Not doing harm is a good start on taking the Middle Path on the road, but that can be somewhat like not shoving somebody into a ditch. There are a number of Buddhist organizations such as Zen Peacemakers, Engaged Buddhism, temples/monasteries that run hospice programs, groups that bring meditation into schools and prisons and so on. Group work is a wonderful thing, as the talents of a diverse number of people coalesce into collective abilities, and hopefully the ability is put the intention and talent into concrete action. When we're off our cushions as individuals the scope of what can be done may be smaller, but not less effective in this sentient being-saving job of the bodhisattva. Habitat for Humanity doesn't send one person out to build a house, but 150 people aren't needed to comfort a crying child. Only one person saying “Mind is Buddha” may be enough. (Yes, another somewhat cryptic Mazu reference).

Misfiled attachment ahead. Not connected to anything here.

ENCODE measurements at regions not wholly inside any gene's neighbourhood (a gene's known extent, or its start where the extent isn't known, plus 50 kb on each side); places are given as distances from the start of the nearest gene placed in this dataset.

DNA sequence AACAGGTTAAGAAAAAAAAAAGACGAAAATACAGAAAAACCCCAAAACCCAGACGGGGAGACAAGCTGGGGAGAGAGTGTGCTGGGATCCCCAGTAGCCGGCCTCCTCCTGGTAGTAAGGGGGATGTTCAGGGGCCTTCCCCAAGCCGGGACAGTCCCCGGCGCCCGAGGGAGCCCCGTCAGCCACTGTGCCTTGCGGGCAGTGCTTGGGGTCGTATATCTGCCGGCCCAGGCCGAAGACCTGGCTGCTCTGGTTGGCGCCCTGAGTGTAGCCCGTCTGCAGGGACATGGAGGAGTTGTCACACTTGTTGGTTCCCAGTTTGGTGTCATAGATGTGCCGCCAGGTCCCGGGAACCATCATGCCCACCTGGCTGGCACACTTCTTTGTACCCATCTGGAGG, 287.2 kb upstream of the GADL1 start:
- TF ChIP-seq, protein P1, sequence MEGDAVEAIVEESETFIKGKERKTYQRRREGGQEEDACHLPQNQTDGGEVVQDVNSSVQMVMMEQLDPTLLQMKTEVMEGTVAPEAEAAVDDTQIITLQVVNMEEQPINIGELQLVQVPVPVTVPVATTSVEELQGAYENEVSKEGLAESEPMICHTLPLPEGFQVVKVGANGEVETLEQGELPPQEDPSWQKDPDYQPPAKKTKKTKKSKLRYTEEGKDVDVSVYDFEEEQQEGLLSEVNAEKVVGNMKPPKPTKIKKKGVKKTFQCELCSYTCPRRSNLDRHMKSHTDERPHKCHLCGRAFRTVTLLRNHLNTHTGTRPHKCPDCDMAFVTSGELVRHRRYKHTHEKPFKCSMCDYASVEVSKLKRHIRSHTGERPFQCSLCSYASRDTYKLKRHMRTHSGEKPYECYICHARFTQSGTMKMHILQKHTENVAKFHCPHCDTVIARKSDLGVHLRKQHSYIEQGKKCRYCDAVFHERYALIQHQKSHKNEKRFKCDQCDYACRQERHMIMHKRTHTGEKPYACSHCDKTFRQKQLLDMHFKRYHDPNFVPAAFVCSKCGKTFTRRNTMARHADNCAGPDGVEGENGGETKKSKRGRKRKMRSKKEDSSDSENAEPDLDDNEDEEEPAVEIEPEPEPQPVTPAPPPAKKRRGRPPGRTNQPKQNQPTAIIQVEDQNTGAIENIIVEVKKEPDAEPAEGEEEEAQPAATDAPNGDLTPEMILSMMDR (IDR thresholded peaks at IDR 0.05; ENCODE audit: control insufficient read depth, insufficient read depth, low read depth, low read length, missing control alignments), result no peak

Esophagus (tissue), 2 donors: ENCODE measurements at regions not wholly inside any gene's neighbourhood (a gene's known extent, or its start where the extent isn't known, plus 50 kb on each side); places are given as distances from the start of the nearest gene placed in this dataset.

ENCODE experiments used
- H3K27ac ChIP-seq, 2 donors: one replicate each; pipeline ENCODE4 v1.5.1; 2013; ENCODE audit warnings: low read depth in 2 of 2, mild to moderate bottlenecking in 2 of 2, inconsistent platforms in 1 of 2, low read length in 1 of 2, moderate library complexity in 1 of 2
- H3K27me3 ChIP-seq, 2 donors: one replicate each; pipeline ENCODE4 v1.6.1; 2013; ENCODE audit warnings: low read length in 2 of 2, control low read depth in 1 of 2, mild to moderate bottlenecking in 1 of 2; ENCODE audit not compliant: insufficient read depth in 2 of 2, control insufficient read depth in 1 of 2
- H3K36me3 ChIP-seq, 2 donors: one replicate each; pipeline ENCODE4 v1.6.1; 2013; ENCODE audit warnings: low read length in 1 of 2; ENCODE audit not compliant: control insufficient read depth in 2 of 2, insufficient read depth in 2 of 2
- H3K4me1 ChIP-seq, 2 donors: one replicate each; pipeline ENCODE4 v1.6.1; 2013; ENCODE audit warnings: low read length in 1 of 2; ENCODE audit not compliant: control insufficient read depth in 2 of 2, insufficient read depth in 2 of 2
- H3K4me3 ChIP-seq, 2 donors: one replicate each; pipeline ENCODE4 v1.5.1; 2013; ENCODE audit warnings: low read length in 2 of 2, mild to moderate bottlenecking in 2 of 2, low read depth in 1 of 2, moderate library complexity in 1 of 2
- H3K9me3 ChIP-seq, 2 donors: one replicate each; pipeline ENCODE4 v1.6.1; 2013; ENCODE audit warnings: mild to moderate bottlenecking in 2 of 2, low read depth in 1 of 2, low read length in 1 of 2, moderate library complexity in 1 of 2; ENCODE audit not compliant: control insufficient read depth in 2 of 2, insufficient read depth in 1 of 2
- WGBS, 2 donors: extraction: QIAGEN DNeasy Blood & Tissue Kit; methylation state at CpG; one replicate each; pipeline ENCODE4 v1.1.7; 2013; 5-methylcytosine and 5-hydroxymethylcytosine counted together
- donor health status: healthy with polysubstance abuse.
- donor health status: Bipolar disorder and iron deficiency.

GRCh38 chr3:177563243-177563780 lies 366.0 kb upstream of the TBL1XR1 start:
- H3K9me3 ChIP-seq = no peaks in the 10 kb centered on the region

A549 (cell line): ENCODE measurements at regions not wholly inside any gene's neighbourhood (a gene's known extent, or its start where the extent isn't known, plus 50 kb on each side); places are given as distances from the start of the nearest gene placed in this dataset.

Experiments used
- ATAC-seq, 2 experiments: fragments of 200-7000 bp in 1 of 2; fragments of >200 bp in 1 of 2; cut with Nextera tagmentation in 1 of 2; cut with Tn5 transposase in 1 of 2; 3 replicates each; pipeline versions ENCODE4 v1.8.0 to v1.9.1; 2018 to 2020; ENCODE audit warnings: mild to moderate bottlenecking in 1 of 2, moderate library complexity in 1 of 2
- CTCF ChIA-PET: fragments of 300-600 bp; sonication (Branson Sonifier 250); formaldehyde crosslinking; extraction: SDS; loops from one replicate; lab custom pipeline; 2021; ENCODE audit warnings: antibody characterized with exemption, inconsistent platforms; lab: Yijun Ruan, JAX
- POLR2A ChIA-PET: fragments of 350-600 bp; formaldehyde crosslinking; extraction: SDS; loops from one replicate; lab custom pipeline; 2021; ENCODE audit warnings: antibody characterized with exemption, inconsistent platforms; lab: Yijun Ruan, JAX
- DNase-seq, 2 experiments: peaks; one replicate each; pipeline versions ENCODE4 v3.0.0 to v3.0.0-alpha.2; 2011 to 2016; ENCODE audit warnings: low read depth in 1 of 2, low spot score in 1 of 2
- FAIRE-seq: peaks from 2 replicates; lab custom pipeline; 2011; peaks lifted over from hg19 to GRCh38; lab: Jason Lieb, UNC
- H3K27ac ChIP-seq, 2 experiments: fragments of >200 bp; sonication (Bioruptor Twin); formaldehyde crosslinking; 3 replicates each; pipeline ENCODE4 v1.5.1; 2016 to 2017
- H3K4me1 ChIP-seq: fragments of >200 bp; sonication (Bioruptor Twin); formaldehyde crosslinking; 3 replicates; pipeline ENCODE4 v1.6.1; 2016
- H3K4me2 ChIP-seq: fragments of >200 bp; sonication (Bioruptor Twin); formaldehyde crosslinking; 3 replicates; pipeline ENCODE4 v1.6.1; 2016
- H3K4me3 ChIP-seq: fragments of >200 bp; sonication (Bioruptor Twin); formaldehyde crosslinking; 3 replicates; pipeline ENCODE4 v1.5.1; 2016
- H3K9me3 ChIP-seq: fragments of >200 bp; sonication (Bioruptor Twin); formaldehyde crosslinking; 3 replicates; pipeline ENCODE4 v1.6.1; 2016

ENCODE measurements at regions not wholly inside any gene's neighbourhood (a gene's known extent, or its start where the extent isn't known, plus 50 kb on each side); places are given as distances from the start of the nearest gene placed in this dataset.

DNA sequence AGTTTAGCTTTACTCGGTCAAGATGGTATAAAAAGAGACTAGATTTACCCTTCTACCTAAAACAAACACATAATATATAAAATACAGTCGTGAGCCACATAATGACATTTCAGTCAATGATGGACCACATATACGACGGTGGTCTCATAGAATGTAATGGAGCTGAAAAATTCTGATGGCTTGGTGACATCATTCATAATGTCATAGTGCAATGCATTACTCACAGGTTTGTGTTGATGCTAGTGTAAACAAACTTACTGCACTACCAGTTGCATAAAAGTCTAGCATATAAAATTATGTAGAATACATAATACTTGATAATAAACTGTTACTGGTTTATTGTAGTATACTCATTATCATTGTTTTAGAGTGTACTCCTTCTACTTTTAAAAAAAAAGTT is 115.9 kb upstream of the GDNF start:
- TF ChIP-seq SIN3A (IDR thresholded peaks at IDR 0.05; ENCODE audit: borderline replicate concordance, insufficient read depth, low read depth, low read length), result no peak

And I'm not saying that you have to go out and end all wars, maybe just start by not supporting them or participating in them. Think that vegetarianism would end the suffering of sentient animal beings? Wonderful, now put down the hot dog! Think that vegetarianism isn't a requirement? Wonderful! Don't waste so much food. Think lying was a way to keep out of trouble that started when you were a little kid? The tell the truth! Think road rage an issue? Watch the rage, be fully enraged, then let it pass without goading it on and engaging in conversation with it over tea, and wave that person into the lane in front of you.